Autumn always too early

English: Autumn fallen leaves of Zelkova serra...

Autumn fallen leaves of Zelkova serrata (Photo credit: Wikipedia)

Autumn

 

Autumn is always too early.
The peonies are still blooming, bees   
are still working out ideal states,
and the cold bayonets of autumn   
suddenly glint in the fields and the wind
rages.
What is its origin? Why should it destroy   
dreams, arbors, memories?
The alien enters the hushed woods,   
anger advancing, insinuating plague;   
woodsmoke, the raucous howls
of Tatars.
Autumn rips away leaves, names,   
fruit, it covers the borders and paths,   
extinguishes lamps and tapers; young   
autumn, lips purpled, embraces   
mortal creatures, stealing
their existence.
Sap flows, sacrificed blood,
wine, oil, wild rivers,
yellow rivers swollen with corpses,
the curse flowing on: mud, lava, avalanche,   
gush.
Breathless autumn, racing, blue
knives glinting in her glance.
She scythes names like herbs with her keen   
sickle, merciless in her blaze
and her breath. Anonymous letter, terror,   
Red Army.

Adam Zagajewski

Adam Zagajewski, “Autumn,” translated by Renata Gorczynski, from Without End: New and Selected Poems. Copyright © 2002 by Adam Zagajewski. Used by permission of Farrar, Straus & Giroux, LLC

Adam Zagajewski

Adam Zagajewski – Photo by Jerry Bauer

Adam Zagajewski (Lvov, Poland, 1945)  was considered one of the “Generation of ’68” or “New Wave” writers in Poland; his early work was protest poetry, though he has moved away from that emphasis in his later work.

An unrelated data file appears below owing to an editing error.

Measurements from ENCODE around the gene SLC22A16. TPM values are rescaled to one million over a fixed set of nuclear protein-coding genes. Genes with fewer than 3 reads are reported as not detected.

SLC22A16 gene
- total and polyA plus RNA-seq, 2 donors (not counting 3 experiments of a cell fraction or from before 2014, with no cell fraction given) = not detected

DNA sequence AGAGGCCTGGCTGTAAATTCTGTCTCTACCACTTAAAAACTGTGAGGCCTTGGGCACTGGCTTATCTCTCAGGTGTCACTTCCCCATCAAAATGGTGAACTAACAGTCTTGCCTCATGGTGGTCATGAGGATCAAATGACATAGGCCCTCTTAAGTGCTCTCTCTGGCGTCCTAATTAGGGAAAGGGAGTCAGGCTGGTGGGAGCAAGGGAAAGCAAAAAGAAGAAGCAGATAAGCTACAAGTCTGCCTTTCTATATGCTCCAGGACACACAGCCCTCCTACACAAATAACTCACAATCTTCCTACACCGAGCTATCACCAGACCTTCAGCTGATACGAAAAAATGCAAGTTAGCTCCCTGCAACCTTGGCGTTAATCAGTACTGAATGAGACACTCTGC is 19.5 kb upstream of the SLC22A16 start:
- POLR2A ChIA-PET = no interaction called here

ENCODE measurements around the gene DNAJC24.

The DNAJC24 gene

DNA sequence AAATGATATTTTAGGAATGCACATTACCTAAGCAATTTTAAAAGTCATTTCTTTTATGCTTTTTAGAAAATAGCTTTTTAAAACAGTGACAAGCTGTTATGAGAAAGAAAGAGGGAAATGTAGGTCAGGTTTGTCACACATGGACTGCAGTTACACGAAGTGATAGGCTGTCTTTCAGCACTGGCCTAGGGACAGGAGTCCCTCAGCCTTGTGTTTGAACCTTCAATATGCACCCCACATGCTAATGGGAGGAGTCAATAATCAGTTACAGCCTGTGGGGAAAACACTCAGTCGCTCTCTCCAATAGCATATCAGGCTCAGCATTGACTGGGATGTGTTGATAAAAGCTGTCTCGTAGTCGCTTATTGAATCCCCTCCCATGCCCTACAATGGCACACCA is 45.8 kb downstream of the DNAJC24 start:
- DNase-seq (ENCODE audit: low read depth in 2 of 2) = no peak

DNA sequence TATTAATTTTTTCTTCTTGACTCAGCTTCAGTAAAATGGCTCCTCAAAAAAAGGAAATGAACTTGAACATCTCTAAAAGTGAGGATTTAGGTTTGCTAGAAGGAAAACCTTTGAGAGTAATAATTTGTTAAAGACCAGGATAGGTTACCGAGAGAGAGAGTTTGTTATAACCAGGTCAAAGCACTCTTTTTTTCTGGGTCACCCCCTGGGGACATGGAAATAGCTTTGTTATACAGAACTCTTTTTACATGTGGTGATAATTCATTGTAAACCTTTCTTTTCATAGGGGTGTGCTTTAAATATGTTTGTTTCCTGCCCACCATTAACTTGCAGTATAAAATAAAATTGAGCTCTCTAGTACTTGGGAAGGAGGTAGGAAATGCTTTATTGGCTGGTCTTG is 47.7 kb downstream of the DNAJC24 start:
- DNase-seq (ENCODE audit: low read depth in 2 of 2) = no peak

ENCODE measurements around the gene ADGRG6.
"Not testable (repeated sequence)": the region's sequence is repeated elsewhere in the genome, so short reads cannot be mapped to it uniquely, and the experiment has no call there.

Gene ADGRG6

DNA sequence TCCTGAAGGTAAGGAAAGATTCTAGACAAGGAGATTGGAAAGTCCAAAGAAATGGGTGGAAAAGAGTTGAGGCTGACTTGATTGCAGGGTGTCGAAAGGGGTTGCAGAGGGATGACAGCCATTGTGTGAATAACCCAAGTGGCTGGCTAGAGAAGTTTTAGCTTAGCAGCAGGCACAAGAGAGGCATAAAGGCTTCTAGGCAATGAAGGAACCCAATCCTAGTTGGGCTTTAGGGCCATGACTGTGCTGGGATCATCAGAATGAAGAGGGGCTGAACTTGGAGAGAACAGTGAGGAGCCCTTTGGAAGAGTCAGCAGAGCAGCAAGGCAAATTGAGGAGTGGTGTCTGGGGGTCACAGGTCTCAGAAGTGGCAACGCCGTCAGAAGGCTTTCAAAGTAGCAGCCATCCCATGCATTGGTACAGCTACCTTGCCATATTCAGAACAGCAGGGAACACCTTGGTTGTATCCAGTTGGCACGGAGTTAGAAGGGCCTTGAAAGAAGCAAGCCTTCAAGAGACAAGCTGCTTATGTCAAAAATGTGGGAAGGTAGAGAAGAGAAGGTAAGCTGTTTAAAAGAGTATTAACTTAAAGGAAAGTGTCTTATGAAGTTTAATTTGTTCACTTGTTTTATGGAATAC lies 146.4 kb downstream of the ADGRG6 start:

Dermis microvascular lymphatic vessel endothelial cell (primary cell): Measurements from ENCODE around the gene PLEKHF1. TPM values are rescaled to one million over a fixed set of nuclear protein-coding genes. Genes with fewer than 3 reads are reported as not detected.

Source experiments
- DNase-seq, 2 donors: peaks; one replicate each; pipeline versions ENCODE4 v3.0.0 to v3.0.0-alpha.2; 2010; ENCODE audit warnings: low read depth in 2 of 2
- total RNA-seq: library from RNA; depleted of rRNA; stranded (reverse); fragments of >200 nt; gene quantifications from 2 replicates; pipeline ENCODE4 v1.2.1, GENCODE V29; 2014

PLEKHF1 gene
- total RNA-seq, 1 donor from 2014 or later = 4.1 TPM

Collections of poetry: Tremor (1985), Mysticism for Beginners (1997), and World Without End: New and Selected Poems (2002).

Zagajewski’s prose collections include Two Cities: On Exile, History and the Imagination (1995) and the 2000 memoir Another Beauty. Zagajewski has won the Prix de la Liberté as well as fellowships from the Guggenheim Foundation and the Berliner Kunstleprogramm.

  • “Try to Praise the Mutilated World” by Adam Zagajewski (jrbenjamin.com)
    You’ve seen the refugees going nowhere,
    you’ve heard the executioners sing joyfully.
    You should praise the mutilated world.
    Remember the moments when we were together
    in a white room and the curtain fluttered.
  • To Go to Lvov by Adam Zagajewski (bluemet.blogspot.com)
    To go to Lvov. Which station
    for Lvov, if not in a dream, at dawn, when dew
    gleams on a suitcase, when express
    trains and bullet trains are being born. To leave
    in haste for Lvov, night or day, in September
    or in March. But only if Lvov exists,
    if it is to be found within the frontiers and not just
    in my new passport, if lances of trees
    – of poplar and ash – still breathe aloud
    like Indians, and if streams mumble
    their dark Esperanto, and grass snakes like soft signs
    in the Russian language disappear
    into thickets.
  • Lughnasadh (elisasspot.wordpress.com)
  • Sunday Poem (3quarksdaily.com)
    Rain fell. I felt a little happiness. Someone entered,
    someone left, someone finally discovered the perpetuum mobile.
  • Nobel Prize in Literature announced Thursday (yakimaherald.com)
    It also includes names far less familiar to most American readers: Belarusian journalist Svetlana Aleksijevitj (6/1), Polish poet Adam Zagajewski (20/1), Egyptian writer Nawal El Saadawi (20/1), Chinese poet Bei Dao (25/1), and South African novelist Karel Schoeman (33/1).

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Filed under Nature, Poetry - Poems

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